For commercial purposes, the land should be thoroughly prepared. Plow the area 2-3 times followed by harrowing until the desired tilth of the soil is attained. It should be done before the start of the rainy season. For backyard or reforestation purposes, just underbrush the area and if possible collect all cut grasses, shrubs, and other rubbishes and burn them. The soil should be cultivated properly in order that the seeds may be sown with the required depth or that holes may be dug deep enough to bury the ball of seedlings. Rows of cashew trees should be properly laid out with the proper distancing by placing markers at the desired distance between hills in a row before digging the holes.
- Distance of planting
- Triangular (12m x 12m x 12m) = 79 plants/ha
An alternative and easier method is the quincunx arrangement and should also be tried.
- Quincunx (15m x 15m) = 76 plants/ha
The simplest recommended planting distances are 9m x 9m at the less fertile lower slopes and 10m x 10m at the more fertile lower slopes.
- Lining, Stacking and Digging of Holes
- Planting Time
- Weeding and Cultivation
- Intercropping and Covercropping
- Cut wounds should be properly treated with chemicals (coaltar) to facilitate healing and avoid infections.
Distance of planting varies according to the purpose for which the trees are planted. For reforestation, 3m x 3m is recommended to encourage early shading and to aid in smothering weeds.
For commercial plantings in the Philippines use 6m x 6m which is too close compared to the practice in other countries.
Triangular planting was found to be most productive layout and should be tried. This method, however, is rather difficult for farmers to follow.
High density planting gives more kernel per hectare up to age 7 years. Low density planting gives less per hectare but more per tree.
Rows of cashew should be properly laid out by placing markers between rows and between hills in a row.
The holes should be dug a month before the planting of seedlings. The holes should have a dimension 20 cm x 20 cm.
In places with distinct dry and wet seasons, planting is best done at the start of the rainy season.
There are two methods of establishing cashew that may be employed. These are direct seeding and transplanting of seedlings or sexually propagated materials.
In direct seedlings, 2 to 3 seeds are planted 5-10 cm deep with the stalk end facing upward and in a slanting position. This prevents emerging cotyledons at the soil surface from the ravages of field rats, ants, snails and birds.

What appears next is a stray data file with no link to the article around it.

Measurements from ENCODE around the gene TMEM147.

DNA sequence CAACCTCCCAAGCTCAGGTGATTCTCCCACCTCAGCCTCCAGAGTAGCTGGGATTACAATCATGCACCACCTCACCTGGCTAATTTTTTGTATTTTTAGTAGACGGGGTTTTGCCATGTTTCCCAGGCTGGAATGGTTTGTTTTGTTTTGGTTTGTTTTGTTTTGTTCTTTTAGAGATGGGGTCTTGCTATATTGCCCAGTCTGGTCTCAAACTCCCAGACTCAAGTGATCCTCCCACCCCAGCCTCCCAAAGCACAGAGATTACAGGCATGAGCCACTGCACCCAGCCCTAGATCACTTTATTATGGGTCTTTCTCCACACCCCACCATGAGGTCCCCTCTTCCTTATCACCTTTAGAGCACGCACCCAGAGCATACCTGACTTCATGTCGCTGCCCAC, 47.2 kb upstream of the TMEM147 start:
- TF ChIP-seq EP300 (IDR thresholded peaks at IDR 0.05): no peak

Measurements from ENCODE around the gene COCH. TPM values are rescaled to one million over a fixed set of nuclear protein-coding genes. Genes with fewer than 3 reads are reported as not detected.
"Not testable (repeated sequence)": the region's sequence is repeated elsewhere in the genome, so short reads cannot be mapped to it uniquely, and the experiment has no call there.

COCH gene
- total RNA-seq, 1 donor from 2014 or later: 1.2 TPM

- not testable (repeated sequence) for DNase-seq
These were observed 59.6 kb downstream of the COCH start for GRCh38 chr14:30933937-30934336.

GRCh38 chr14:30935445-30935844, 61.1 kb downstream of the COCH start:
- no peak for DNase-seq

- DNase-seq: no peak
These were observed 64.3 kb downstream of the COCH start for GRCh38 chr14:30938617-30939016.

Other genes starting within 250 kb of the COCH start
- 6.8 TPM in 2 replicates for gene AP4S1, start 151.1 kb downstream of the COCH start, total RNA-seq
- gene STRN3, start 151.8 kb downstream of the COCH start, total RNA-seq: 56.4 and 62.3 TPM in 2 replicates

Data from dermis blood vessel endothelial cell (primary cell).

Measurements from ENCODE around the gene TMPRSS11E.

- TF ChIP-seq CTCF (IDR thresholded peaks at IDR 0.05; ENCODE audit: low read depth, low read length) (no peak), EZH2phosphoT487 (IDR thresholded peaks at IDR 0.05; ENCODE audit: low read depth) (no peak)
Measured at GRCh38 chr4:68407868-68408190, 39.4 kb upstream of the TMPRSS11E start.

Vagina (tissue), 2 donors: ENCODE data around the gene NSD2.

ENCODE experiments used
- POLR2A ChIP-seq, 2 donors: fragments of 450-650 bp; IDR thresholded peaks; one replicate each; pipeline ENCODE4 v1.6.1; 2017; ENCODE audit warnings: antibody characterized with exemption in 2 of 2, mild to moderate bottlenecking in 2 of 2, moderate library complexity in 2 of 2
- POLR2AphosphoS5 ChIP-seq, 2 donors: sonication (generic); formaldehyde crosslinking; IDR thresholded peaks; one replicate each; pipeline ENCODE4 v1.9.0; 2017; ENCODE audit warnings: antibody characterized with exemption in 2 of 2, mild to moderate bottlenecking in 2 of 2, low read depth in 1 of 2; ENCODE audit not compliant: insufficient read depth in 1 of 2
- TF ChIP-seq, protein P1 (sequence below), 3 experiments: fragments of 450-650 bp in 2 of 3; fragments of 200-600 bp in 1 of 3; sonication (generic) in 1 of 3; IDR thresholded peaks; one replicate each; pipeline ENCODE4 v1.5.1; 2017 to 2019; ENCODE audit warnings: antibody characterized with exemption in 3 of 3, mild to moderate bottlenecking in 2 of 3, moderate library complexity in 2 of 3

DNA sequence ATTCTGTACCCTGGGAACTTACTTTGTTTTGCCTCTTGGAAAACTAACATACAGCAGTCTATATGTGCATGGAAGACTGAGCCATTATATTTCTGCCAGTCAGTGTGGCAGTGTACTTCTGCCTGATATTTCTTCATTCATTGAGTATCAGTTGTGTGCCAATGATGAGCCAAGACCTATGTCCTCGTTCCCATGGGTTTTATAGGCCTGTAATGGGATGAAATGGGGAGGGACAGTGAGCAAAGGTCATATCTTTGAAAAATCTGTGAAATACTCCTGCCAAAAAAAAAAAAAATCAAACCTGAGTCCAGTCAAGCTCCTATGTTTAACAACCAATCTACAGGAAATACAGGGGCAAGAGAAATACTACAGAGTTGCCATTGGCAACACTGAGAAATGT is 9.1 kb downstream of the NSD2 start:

Seeds are planted 30 cm apart in a triangular position when 3 seeds are used. The seeds will germinate 1-2 weeks after sowing provided that the soil has sufficient moisture.
Thinning should be done leaving only the most vigorous plant to develop 1-2 months from germination. Thinning is preferably done during the start of the rainy season.
When transplanting seedlings or sexually propagated materials, remove carefully the polyethylene plastic before setting the seedlings in the holes.
Fill the holes with surface soil first and firm the soil at the base of the seedling carefully allowing the roots to remain in as natural as possible.
The plants should be cultivated and free from weeds at a distance of 1 meter around the trunk. The orchard should be weeded as often as necessary. Cut grasses should be left in the area between the hills to dry and to used later for mulching. Mulching helps conserve moisture around the plant during the summer months, keep down the weeds and increase the amount of humus in the soil when decays.
A considerable part of the land is available for intercropping during the early years after the establishment of the cashew orchard.
To provide sufficient protection from the heavy growth of weeds and grass, the spaces between rows may be used for planting cash crops. This would enable the grower to earn additional income.
Annual crops can be interplanted between rows of cashew provided they are not closer than 2 meter from the cashew tree.
When the growing of intercrops is no longer feasible, the field should be planted to leguminous covercrops. The planting of covercrops will prevent further soil erosion, conserve moisture, and add organic matter to the soil. The area within 1 to 1 1/2 meters from the trunk should be kept free from weeds and covercrops should not be allowed to cling to the tree.
Little pruning is practiced in cashew. However, it may be necessary to prune regularly to get the desirable shape of the tree and to facilitate cultural operations.
It is also necessary to remove the diseased and infected branches and unnecessary water sprouts.